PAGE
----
US: Three quarters of students say study abroad improves employability The majority of US students who study abroad believe the experience improved their chances of getting a job, according to a survey conducted by student and youth travel booking service, StudentUniverse.
The survey also looked at student’s travel habits and found that that 71% of them would trade convenience to save $50-100.
74.1% of respondents who had studied abroad believed their experience helped their resume
The survey, which took in more than 4,700 responses from predominantly US domestic students, found 74.1% of respondents who had studied abroad believed their experience helped their resume. Almost half (46.6%) said it had been brought up during a job interview.
When accounting for those who were yet to have an interview, the figures improved to 76.2%. Around the same percentage as those who believed studying abroad helped their resume.
In terms of finding a job or internship, 48.3% said they believed studying abroad had helped, with 39.4% saying that it had not yet, but were confident it would do so in the future.
“Anywhere a student can demonstrate that they have pushed the boundaries of their upbringing can only play favourably in terms of employment”
“For an employer to see that a student has studied abroad, it means a number of things – they are likely to be resourceful, willing to take chances and immerse themselves in unfamiliar situations, have cross-cultural understanding and curiosity,” said Danielle Dougan, spokesperson for StudentUniverse.
“All things that would be very valuable attributes in an employee of any level and in any industry”.
Similarly, Rob Malicki, director of Australian study abroad provider, AIM Overseas, said, “Anywhere that a student can demonstrate that they have pushed the boundaries of their upbringing and experience can only play favourably in terms of employment.”
Malicki, however, said that context was key when understanding what students got out of an experience abroad.
“For some students, a relatively challenging international experience in Africa might create less impact, based on their background, than [a] trip to Bali…I think the importance of individual context is often overlooked in this discussion.”
As well as gauging employability, the survey looked at the factors driving students’ decisions to travel overseas, with cost overwhelmingly coming out on top.
Almost 90% responded that price was their primary concern when travelling, and over 60% said they would sacrifice convenience, such as flying to an airport further from their destination or choosing non-direct flights, for price.
“The results of these findings are not a surprise to our team of advisors,” Mary Catherine Chase, communications and strategic partnerships director of International Student Exchange Programs, told The PIE News.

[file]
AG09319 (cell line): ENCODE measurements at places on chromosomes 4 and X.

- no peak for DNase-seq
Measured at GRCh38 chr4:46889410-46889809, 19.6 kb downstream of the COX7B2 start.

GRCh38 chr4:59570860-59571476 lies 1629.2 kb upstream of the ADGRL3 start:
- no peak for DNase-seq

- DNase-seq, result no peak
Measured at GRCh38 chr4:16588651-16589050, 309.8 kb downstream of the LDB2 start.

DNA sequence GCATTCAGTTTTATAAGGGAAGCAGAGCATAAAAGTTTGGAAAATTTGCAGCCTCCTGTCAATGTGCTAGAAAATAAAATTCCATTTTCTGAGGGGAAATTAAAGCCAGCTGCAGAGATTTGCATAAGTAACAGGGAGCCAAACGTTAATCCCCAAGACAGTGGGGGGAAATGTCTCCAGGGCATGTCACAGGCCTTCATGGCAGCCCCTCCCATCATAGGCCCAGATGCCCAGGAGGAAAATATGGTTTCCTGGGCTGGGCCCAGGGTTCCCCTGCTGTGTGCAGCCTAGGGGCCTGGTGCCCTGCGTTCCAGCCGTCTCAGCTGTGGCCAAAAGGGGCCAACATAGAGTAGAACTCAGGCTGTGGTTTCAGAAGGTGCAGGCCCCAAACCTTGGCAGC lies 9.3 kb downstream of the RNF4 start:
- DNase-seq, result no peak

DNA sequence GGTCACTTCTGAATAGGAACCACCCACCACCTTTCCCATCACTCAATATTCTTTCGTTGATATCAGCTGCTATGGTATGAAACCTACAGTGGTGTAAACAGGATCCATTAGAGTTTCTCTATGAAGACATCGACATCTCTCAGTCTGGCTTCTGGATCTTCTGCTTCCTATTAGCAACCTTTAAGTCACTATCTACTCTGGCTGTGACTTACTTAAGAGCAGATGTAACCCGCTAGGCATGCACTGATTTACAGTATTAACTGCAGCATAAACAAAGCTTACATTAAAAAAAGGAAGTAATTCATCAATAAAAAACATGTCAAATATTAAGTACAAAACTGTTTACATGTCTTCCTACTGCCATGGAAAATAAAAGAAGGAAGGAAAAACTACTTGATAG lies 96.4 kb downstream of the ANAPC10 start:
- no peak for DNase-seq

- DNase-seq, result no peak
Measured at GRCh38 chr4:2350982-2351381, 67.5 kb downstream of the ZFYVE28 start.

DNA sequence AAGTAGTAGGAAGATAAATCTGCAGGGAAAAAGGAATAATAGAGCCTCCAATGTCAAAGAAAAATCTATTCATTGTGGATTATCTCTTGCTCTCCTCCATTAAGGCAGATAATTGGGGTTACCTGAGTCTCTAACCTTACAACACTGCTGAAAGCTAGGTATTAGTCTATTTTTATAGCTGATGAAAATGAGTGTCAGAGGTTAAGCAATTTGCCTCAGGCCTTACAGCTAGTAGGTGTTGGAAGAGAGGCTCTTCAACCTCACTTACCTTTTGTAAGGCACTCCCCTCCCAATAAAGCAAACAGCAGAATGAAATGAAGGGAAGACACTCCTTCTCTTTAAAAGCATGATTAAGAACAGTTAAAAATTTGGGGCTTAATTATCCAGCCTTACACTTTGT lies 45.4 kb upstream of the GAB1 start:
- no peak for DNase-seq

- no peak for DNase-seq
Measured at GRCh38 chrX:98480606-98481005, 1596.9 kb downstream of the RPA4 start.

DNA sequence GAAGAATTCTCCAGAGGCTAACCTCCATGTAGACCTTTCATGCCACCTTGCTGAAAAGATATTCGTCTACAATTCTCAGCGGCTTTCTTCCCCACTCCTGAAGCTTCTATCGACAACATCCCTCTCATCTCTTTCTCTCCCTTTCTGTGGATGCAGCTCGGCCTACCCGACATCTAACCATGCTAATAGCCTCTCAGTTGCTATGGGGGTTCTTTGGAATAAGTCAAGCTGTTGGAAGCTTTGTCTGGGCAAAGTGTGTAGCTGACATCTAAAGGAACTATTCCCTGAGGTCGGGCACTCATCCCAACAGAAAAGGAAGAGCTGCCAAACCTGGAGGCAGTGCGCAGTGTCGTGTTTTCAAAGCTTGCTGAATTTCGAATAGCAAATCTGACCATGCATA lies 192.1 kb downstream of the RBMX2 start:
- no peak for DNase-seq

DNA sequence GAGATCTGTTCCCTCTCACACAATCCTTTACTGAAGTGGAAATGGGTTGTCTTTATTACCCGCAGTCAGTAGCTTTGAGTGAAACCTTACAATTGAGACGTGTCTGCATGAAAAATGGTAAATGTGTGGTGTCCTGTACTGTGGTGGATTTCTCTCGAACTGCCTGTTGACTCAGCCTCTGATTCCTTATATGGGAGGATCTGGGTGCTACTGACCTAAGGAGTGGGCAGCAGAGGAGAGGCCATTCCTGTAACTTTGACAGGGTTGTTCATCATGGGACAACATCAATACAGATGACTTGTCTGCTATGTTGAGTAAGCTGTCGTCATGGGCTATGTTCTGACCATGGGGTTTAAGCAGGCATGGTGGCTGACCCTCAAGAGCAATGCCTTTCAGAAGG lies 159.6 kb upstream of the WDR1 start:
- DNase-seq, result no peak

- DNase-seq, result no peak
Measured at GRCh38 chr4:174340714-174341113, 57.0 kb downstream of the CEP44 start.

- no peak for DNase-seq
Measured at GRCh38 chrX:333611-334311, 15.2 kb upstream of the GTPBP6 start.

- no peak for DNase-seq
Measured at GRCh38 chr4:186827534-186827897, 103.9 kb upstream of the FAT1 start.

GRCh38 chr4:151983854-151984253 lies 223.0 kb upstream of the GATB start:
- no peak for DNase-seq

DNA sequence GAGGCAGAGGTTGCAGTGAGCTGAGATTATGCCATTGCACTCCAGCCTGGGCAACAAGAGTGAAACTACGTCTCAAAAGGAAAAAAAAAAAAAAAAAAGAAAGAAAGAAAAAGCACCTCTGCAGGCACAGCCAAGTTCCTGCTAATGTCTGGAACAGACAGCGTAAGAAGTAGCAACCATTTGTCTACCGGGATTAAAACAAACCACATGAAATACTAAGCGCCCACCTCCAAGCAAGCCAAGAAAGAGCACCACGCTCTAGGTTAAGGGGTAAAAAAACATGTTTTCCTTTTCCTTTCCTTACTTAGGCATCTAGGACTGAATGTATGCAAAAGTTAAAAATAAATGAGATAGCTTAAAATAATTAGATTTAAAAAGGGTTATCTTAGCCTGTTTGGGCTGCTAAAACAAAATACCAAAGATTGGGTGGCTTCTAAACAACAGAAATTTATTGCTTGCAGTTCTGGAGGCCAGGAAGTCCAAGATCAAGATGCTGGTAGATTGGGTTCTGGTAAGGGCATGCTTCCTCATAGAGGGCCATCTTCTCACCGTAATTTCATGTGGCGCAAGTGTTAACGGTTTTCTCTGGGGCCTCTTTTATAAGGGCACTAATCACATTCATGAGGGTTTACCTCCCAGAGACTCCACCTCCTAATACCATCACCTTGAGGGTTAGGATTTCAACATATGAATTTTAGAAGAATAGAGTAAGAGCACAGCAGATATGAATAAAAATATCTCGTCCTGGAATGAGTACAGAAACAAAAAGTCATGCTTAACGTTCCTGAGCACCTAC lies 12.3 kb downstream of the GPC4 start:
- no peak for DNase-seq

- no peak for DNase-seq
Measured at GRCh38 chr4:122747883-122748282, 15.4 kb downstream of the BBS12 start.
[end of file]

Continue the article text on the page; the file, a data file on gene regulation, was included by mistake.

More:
“We work closely with students every day who fit these price-sensitive identity points,” she said, adding the willingness to trade time to decrease price had “been true of students for a long time”.
Dougan said that while the findings on cost were not unusual, the amount students were willing to save in exchange for their time was unexpected.
“The biggest surprise actually wasn’t how high of a factor price was in the decision making process, it was that 71% of students would [trade convenience] to save $50-100,” she said.
“For many students, their study abroad experience is often what insights them to want to do more traveling”
Chase said that while it might appear that students were more tolerant of increased travel times, it was more likely that they had yet to experience it and didn’t understand what they were trading to reduce costs, saying many students don’t yet comprehend the value of their time in terms of real money.
Having an authentic experience was also a key desire for students when travelling, with 41.1% saying they preferred to spend their time “off the beaten path”.
A further 36.1% said they enjoyed spending time in a city and experiencing tourist attractions, compared to less than 4% who said they wanted nightlife.
According to Chase, the need for authenticity and to “live like a local” particularly resonated with those looking to study abroad.
“We’re enrolling students directly into a host culture in terms of classes, campus and living environments – whether it is a campus dorm, apartment with local students or a host family,” she said.
While the survey did not focus entirely on international students, Dougan said study abroad and travel were connected.
“For many students, their study abroad experience is often what insights them to want to do more travelling as it is their first big international adventure,” she said.
“Study abroad is what opens up their eyes to the world and makes them more likely to catch the travel bug and start travelling internationally more regularity.”
Author: Anton Crace
Anton is an international education journalist and author from Australia. He writes extensively about the Australian and New Zealand industries and currently works as a marketing and communications specialist in a Brisbane institution. In his spare time, he’s watching rugby, cricket or basketball.
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